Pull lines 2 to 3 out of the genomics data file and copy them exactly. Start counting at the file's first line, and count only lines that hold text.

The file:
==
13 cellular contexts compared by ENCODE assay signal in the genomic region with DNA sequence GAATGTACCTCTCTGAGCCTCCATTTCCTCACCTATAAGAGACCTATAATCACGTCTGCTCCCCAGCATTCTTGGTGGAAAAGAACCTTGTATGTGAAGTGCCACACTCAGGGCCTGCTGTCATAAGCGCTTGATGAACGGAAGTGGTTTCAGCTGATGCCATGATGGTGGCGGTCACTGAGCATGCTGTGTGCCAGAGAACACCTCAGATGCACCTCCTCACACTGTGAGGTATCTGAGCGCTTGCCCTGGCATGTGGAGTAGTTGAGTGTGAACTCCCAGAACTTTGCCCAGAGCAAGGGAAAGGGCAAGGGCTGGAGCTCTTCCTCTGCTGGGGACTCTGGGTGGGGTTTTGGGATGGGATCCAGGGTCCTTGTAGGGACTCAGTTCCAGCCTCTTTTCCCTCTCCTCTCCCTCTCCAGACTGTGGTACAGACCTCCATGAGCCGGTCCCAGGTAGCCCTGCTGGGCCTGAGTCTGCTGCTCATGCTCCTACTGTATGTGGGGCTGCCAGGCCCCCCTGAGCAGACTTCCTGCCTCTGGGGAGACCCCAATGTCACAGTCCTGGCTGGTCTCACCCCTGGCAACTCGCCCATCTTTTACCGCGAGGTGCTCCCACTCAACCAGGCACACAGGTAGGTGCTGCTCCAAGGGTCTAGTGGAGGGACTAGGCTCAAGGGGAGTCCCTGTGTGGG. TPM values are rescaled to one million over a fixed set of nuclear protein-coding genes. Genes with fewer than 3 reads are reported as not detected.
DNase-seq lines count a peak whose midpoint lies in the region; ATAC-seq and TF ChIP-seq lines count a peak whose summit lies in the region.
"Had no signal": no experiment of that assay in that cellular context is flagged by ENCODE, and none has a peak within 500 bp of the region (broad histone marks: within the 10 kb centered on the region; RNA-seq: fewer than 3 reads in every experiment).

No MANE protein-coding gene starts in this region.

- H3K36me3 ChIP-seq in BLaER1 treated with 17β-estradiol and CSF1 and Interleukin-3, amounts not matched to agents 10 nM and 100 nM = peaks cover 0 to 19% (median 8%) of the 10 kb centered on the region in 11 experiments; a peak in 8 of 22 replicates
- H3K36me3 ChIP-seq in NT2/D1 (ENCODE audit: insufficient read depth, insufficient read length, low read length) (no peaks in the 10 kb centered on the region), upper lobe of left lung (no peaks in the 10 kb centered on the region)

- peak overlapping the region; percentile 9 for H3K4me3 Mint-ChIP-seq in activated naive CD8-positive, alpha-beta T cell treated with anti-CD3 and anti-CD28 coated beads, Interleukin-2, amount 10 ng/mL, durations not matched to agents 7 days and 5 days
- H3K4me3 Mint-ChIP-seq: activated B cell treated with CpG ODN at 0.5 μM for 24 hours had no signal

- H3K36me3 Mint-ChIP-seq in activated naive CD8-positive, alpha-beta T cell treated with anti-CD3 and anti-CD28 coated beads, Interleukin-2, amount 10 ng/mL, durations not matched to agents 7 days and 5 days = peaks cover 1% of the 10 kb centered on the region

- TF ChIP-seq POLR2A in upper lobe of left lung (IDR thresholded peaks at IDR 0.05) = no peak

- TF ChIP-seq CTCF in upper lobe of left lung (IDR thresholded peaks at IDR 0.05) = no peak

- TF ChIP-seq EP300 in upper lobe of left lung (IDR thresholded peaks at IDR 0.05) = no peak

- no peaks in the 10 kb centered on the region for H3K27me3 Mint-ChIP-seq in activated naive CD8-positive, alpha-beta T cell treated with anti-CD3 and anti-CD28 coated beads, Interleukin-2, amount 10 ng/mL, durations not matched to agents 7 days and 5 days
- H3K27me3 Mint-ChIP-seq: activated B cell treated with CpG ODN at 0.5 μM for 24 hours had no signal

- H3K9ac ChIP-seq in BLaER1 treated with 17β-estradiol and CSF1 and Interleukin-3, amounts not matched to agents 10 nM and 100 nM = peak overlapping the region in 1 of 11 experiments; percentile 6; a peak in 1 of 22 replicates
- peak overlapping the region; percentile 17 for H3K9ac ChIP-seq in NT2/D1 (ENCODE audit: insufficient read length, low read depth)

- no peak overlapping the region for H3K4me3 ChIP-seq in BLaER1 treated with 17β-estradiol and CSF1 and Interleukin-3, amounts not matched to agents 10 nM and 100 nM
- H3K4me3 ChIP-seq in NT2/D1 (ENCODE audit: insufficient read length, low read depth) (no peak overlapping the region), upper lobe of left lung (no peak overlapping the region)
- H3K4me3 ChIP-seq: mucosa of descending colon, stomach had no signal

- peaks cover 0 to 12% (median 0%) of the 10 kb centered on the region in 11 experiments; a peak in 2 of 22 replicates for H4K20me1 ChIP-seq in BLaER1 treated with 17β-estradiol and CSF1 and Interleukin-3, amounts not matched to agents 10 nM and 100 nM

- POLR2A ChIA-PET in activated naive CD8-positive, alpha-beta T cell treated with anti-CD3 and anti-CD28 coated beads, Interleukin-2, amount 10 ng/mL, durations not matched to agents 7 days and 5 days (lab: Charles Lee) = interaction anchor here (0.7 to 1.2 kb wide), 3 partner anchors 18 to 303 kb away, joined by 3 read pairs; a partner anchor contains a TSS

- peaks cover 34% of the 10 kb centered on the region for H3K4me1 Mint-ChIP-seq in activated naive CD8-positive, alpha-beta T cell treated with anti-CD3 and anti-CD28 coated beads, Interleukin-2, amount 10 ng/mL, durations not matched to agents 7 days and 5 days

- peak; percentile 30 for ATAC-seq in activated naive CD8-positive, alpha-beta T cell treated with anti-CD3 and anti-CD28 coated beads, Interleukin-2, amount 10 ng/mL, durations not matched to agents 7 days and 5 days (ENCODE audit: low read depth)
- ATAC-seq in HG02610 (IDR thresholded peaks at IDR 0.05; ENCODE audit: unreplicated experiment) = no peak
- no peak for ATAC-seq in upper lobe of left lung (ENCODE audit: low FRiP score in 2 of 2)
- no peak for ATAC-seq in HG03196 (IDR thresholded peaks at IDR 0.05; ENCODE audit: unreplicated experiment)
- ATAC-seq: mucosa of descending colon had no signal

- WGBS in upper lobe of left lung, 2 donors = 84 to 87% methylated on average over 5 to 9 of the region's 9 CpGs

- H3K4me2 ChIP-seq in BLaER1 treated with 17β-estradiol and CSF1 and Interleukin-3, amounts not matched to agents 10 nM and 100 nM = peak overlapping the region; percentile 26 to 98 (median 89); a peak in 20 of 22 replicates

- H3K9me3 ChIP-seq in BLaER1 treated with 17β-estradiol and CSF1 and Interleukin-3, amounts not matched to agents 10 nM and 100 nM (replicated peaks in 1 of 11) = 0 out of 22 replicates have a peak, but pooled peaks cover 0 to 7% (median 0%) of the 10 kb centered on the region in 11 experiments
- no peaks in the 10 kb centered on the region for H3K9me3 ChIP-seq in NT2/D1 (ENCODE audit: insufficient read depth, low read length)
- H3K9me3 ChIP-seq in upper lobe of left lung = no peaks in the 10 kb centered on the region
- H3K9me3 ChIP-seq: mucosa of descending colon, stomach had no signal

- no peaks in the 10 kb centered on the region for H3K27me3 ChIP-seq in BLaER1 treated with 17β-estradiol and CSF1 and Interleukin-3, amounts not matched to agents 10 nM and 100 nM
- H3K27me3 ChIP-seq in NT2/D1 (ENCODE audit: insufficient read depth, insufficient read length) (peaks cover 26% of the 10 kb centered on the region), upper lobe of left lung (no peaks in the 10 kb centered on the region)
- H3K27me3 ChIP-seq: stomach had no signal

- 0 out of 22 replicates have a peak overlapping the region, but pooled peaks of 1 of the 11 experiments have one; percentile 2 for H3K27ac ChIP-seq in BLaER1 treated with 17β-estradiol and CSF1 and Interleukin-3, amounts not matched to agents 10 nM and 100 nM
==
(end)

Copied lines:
DNase-seq lines count a peak whose midpoint lies in the region; ATAC-seq and TF ChIP-seq lines count a peak whose summit lies in the region.
"Had no signal": no experiment of that assay in that cellular context is flagged by ENCODE, and none has a peak within 500 bp of the region (broad histone marks: within the 10 kb centered on the region; RNA-seq: fewer than 3 reads in every experiment).